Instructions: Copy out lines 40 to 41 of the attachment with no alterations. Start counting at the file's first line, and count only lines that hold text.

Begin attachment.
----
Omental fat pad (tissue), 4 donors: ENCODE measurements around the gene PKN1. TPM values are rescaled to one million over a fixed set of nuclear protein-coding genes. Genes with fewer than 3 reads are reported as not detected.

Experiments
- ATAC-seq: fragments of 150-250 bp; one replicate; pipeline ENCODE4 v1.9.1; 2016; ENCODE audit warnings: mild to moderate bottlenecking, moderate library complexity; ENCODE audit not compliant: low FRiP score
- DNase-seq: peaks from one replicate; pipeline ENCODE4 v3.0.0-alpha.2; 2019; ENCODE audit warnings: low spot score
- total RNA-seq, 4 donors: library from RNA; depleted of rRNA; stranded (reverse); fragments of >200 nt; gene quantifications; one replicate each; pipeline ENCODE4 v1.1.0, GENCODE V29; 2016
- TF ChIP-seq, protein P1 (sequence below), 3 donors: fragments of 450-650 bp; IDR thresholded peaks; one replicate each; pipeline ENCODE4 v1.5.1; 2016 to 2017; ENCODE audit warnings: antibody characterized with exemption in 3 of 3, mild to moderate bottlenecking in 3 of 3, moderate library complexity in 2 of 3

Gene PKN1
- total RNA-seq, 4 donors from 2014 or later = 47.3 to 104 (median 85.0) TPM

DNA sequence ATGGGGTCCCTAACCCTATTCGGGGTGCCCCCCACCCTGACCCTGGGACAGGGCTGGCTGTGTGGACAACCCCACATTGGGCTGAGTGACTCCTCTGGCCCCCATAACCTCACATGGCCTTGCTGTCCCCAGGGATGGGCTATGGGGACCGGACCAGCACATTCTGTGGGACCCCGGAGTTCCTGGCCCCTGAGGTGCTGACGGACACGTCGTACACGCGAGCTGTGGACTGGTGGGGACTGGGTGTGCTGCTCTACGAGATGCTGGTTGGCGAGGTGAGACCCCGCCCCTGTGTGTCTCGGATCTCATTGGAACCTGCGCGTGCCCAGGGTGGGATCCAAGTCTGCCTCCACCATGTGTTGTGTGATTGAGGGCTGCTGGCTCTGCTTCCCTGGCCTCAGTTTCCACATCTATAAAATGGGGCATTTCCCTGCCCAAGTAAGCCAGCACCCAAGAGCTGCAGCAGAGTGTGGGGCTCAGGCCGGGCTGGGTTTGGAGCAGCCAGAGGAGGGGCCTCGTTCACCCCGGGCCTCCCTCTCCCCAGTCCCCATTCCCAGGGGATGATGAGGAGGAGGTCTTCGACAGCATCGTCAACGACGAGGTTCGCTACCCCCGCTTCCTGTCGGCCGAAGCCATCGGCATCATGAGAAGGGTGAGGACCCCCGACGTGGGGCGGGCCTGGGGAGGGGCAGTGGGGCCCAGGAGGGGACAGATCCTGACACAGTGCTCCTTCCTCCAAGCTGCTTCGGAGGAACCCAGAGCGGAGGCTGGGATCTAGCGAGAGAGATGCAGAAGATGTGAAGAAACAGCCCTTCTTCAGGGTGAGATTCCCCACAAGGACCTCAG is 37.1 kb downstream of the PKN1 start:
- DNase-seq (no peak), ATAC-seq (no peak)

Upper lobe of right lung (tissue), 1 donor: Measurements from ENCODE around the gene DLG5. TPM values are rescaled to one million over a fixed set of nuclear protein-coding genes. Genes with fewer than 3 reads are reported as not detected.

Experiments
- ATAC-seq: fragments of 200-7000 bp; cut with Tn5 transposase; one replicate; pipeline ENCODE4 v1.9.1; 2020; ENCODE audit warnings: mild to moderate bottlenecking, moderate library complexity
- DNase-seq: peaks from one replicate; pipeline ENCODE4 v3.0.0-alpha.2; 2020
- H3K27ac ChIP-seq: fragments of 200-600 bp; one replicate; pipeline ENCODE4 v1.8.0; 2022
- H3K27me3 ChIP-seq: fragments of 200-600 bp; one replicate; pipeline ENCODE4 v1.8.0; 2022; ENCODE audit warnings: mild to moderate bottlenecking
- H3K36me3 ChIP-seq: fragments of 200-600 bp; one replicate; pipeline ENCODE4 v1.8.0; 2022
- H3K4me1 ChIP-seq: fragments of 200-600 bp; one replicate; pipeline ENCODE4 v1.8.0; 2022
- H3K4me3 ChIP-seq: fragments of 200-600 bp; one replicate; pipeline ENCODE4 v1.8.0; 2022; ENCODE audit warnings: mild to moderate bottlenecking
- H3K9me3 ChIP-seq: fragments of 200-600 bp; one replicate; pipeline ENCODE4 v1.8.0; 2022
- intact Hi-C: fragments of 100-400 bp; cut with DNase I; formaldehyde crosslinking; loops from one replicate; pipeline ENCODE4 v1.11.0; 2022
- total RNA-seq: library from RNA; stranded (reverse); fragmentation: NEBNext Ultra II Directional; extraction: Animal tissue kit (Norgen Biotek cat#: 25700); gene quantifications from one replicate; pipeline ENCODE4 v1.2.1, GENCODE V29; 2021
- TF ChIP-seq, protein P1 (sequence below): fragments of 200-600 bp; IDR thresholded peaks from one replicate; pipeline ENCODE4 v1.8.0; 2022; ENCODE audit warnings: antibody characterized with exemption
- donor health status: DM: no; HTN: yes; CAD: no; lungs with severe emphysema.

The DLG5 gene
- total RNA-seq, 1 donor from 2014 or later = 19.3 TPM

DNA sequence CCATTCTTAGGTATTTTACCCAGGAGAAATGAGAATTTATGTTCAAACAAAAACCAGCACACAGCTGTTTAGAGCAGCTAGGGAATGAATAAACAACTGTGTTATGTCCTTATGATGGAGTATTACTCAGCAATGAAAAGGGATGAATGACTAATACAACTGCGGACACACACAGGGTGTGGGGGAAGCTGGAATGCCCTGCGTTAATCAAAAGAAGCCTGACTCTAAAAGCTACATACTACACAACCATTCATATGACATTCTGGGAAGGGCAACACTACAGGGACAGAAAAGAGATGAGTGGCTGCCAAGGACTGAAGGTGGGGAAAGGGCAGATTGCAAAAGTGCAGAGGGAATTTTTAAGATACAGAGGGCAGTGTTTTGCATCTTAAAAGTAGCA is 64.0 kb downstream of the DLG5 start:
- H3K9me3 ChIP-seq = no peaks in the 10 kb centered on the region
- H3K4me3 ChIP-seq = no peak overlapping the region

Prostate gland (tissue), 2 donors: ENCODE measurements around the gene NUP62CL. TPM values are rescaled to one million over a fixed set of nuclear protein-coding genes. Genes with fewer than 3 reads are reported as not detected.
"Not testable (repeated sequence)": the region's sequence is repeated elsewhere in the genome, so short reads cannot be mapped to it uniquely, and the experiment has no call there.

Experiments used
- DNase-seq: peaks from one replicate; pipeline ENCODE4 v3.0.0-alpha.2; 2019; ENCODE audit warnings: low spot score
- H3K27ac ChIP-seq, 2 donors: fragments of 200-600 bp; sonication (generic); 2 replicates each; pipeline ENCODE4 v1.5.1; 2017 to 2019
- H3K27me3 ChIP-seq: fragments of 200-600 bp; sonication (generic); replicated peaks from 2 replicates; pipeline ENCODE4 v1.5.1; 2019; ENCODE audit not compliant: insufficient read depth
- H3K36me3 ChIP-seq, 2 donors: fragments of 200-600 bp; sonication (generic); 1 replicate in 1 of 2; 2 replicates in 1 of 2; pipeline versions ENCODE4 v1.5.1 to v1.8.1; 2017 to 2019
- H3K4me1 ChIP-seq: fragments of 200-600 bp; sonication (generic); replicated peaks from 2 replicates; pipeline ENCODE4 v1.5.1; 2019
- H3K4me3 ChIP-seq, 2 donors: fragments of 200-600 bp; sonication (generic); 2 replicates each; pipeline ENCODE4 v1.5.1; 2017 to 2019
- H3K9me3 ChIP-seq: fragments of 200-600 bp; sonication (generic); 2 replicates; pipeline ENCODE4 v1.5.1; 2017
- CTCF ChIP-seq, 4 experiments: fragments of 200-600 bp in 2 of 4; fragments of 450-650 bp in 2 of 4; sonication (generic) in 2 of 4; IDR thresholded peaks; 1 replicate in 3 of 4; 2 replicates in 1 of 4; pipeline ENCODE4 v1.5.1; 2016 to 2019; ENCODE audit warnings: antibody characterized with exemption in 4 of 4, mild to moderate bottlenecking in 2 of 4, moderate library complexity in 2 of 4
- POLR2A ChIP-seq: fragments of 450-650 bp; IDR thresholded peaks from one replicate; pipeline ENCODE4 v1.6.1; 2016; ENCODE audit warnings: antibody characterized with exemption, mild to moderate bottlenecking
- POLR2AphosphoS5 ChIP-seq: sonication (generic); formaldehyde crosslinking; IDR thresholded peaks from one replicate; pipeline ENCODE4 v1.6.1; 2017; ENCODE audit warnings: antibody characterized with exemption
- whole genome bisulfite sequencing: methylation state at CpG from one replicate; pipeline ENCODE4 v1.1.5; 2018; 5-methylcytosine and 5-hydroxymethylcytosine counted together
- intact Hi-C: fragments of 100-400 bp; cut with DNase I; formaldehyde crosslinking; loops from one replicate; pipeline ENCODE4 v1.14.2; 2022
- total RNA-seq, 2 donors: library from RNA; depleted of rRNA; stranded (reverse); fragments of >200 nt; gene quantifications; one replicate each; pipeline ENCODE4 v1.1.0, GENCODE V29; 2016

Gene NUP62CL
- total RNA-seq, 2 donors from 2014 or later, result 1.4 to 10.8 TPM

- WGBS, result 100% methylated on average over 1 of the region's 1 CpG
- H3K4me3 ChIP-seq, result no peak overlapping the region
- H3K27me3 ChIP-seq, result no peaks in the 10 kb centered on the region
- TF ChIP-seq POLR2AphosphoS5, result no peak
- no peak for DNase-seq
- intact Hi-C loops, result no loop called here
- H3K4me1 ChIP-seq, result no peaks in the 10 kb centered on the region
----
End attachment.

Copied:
- CTCF ChIP-seq, 4 experiments: fragments of 200-600 bp in 2 of 4; fragments of 450-650 bp in 2 of 4; sonication (generic) in 2 of 4; IDR thresholded peaks; 1 replicate in 3 of 4; 2 replicates in 1 of 4; pipeline ENCODE4 v1.5.1; 2016 to 2019; ENCODE audit warnings: antibody characterized with exemption in 4 of 4, mild to moderate bottlenecking in 2 of 4, moderate library complexity in 2 of 4
- POLR2A ChIP-seq: fragments of 450-650 bp; IDR thresholded peaks from one replicate; pipeline ENCODE4 v1.6.1; 2016; ENCODE audit warnings: antibody characterized with exemption, mild to moderate bottlenecking